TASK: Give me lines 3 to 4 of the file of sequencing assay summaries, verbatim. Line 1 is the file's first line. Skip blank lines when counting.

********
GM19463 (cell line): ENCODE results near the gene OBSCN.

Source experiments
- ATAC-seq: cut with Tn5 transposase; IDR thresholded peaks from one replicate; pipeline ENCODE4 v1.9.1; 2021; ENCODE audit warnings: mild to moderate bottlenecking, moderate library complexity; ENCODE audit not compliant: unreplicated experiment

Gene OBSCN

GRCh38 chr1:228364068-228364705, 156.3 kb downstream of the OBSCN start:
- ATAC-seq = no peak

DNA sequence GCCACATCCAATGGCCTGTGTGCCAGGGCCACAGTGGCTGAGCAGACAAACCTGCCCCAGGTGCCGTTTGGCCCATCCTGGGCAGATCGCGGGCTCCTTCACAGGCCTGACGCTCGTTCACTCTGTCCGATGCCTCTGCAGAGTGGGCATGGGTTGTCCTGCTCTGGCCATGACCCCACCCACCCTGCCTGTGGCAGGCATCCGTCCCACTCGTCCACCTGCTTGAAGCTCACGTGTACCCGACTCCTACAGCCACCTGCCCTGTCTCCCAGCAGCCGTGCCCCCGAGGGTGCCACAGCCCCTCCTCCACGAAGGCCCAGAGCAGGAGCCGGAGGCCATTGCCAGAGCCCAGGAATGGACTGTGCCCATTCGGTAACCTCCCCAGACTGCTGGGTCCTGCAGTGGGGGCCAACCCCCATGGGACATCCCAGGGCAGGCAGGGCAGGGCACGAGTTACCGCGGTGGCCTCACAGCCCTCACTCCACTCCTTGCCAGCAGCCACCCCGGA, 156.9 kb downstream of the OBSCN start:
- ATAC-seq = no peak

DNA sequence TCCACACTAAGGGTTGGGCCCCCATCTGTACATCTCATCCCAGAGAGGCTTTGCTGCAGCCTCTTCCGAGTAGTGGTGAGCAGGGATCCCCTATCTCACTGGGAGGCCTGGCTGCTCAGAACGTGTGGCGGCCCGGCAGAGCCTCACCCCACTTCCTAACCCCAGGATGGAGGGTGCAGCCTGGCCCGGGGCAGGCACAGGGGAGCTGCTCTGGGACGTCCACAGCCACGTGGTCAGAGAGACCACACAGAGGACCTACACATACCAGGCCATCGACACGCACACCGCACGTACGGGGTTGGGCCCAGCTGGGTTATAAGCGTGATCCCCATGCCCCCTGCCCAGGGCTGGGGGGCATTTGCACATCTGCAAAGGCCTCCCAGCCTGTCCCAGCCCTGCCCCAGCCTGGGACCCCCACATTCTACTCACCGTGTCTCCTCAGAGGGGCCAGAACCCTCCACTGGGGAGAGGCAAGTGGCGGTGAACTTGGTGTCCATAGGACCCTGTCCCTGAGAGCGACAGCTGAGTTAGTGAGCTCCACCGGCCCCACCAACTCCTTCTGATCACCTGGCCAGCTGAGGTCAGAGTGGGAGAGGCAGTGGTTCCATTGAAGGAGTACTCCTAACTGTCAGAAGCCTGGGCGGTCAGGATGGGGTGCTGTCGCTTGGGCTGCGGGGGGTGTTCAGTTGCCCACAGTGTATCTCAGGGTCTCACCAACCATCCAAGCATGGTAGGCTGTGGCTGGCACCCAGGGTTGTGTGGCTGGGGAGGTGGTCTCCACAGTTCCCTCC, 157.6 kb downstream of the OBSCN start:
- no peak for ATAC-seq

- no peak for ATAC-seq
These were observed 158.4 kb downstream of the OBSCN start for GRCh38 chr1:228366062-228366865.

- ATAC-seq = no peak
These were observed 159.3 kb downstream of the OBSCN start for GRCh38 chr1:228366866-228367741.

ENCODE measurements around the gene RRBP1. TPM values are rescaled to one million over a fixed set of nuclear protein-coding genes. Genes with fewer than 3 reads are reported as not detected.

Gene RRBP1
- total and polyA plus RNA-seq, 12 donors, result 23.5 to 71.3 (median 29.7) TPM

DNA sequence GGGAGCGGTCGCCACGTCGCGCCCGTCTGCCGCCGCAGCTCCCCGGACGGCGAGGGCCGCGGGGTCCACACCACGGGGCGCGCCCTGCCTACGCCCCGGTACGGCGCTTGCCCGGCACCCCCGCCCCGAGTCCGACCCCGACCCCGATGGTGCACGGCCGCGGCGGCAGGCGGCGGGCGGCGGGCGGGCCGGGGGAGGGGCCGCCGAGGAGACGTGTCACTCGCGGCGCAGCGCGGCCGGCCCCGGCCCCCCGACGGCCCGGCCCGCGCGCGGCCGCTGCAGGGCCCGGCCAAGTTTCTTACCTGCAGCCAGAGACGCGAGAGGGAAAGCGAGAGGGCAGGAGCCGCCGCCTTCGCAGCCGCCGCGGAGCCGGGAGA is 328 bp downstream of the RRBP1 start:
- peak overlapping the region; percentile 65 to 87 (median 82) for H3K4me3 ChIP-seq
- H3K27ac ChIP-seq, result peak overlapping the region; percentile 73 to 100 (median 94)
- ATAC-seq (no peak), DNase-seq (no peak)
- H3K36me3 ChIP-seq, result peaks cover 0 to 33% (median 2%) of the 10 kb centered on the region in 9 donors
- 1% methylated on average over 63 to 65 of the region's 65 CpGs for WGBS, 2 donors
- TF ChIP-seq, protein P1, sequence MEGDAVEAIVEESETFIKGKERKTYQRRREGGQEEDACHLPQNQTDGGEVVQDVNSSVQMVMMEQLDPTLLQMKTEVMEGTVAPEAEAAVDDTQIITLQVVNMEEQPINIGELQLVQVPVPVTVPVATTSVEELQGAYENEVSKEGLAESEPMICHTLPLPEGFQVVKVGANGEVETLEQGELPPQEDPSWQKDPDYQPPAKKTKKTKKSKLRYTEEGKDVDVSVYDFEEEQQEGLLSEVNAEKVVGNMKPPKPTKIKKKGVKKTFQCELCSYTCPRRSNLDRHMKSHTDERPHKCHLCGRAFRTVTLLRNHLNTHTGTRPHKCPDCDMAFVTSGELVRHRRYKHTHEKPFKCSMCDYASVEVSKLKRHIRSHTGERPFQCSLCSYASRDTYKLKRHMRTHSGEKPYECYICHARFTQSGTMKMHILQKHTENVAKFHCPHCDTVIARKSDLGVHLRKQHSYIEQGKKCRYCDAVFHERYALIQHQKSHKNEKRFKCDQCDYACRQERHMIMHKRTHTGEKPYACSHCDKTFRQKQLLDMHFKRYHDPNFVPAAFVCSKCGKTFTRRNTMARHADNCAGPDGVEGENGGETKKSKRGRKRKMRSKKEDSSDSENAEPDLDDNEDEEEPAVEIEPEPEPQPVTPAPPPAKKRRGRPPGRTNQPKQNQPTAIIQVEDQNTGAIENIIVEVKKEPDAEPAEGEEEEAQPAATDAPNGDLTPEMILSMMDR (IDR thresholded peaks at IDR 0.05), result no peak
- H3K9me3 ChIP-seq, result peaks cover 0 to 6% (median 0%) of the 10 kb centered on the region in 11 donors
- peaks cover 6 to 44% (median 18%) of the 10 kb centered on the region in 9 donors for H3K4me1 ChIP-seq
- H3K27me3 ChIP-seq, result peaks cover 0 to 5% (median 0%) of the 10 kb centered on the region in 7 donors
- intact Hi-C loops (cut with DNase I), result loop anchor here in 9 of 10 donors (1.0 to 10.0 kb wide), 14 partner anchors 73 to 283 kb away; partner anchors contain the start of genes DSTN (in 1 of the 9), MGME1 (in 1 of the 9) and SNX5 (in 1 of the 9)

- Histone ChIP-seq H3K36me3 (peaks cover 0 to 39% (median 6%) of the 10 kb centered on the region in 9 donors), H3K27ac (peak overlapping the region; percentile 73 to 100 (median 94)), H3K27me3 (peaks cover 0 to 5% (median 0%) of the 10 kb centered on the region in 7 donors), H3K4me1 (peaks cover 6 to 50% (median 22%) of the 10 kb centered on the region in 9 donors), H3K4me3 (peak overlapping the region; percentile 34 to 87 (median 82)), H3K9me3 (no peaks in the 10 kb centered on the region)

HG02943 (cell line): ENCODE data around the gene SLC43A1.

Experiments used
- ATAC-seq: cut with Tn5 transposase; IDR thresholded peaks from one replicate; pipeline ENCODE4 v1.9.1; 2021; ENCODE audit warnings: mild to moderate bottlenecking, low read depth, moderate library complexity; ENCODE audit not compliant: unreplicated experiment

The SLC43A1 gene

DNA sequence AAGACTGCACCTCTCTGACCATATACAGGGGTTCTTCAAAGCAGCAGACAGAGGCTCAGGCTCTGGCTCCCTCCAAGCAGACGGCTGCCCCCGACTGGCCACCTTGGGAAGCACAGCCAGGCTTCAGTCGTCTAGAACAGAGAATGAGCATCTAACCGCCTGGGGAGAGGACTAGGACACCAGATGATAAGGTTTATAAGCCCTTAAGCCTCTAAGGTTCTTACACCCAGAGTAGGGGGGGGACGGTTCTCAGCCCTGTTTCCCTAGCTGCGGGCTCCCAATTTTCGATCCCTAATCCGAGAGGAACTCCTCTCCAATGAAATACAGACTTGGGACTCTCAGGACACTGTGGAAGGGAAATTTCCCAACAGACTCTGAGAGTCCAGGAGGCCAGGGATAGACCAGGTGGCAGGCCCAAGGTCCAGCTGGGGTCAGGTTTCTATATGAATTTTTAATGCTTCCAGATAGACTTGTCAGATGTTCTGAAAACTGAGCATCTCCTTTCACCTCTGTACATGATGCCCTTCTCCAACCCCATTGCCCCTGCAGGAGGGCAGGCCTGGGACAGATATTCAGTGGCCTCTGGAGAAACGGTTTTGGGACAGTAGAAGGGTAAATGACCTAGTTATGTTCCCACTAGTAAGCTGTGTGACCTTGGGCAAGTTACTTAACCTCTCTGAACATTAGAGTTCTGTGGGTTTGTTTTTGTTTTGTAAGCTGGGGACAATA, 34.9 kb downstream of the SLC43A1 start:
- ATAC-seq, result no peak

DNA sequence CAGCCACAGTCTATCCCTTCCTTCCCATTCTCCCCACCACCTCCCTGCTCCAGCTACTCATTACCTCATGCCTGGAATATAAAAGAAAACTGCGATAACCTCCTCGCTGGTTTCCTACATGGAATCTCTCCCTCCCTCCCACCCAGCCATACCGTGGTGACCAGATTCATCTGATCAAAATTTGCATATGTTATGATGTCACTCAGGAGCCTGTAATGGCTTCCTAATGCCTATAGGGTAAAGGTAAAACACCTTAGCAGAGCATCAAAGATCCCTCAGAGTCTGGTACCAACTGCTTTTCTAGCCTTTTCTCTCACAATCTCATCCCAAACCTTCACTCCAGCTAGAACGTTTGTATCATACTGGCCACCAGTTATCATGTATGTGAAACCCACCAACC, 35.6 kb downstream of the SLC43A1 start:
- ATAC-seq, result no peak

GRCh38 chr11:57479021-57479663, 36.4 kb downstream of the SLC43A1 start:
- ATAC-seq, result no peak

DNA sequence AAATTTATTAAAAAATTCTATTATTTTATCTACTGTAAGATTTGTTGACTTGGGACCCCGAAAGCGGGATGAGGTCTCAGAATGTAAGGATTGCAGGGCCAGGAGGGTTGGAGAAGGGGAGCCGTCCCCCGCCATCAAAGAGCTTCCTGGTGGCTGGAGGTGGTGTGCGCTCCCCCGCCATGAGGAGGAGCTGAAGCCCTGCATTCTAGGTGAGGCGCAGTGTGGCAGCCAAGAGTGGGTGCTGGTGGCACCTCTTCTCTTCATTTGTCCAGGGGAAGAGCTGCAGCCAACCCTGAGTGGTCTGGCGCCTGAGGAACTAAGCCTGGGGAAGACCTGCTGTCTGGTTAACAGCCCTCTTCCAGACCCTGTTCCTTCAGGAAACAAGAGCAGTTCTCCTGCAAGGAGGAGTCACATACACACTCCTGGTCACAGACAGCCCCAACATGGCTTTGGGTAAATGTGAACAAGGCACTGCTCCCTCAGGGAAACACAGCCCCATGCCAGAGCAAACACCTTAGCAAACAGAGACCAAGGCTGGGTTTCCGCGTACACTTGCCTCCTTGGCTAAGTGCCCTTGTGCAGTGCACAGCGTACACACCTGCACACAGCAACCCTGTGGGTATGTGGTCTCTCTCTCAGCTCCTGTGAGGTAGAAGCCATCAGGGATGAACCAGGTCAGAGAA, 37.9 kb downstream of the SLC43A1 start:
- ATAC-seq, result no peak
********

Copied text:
- ATAC-seq: cut with Tn5 transposase; IDR thresholded peaks from one replicate; pipeline ENCODE4 v1.9.1; 2021; ENCODE audit warnings: mild to moderate bottlenecking, moderate library complexity; ENCODE audit not compliant: unreplicated experiment

Gene OBSCN